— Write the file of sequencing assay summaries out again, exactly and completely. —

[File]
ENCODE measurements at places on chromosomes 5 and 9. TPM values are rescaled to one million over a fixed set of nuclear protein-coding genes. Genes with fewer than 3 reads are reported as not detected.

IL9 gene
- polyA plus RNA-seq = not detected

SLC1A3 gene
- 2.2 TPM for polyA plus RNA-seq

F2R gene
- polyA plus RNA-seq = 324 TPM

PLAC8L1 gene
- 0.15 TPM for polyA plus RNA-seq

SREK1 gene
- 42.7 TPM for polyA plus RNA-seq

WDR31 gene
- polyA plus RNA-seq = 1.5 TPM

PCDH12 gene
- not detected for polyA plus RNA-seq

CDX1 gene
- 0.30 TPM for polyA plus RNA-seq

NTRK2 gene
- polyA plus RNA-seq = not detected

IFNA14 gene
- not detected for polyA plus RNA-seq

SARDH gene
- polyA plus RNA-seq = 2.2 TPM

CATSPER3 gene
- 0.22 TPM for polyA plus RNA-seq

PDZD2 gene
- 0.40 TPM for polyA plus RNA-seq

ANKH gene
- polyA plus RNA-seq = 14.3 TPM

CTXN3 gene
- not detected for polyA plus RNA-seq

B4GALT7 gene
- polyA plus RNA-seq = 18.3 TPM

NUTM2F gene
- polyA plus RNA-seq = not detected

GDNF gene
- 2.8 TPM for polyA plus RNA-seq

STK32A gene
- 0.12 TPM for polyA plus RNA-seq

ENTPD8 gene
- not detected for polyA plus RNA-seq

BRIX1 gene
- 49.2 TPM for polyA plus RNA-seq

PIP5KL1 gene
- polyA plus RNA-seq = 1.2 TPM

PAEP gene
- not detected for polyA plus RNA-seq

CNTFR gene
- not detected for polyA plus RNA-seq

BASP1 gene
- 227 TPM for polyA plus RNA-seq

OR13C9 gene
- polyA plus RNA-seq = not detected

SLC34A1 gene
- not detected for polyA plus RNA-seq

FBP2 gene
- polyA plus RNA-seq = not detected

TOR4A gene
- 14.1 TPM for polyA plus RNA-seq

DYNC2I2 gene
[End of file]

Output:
ENCODE measurements at places on chromosomes 5 and 9. TPM values are rescaled to one million over a fixed set of nuclear protein-coding genes. Genes with fewer than 3 reads are reported as not detected.

IL9 gene
- polyA plus RNA-seq = not detected

SLC1A3 gene
- 2.2 TPM for polyA plus RNA-seq

F2R gene
- polyA plus RNA-seq = 324 TPM

PLAC8L1 gene
- 0.15 TPM for polyA plus RNA-seq

SREK1 gene
- 42.7 TPM for polyA plus RNA-seq

WDR31 gene
- polyA plus RNA-seq = 1.5 TPM

PCDH12 gene
- not detected for polyA plus RNA-seq

CDX1 gene
- 0.30 TPM for polyA plus RNA-seq

NTRK2 gene
- polyA plus RNA-seq = not detected

IFNA14 gene
- not detected for polyA plus RNA-seq

SARDH gene
- polyA plus RNA-seq = 2.2 TPM

CATSPER3 gene
- 0.22 TPM for polyA plus RNA-seq

PDZD2 gene
- 0.40 TPM for polyA plus RNA-seq

ANKH gene
- polyA plus RNA-seq = 14.3 TPM

CTXN3 gene
- not detected for polyA plus RNA-seq

B4GALT7 gene
- polyA plus RNA-seq = 18.3 TPM

NUTM2F gene
- polyA plus RNA-seq = not detected

GDNF gene
- 2.8 TPM for polyA plus RNA-seq

STK32A gene
- 0.12 TPM for polyA plus RNA-seq

ENTPD8 gene
- not detected for polyA plus RNA-seq

BRIX1 gene
- 49.2 TPM for polyA plus RNA-seq

PIP5KL1 gene
- polyA plus RNA-seq = 1.2 TPM

PAEP gene
- not detected for polyA plus RNA-seq

CNTFR gene
- not detected for polyA plus RNA-seq

BASP1 gene
- 227 TPM for polyA plus RNA-seq

OR13C9 gene
- polyA plus RNA-seq = not detected

SLC34A1 gene
- not detected for polyA plus RNA-seq

FBP2 gene
- polyA plus RNA-seq = not detected

TOR4A gene
- 14.1 TPM for polyA plus RNA-seq

DYNC2I2 gene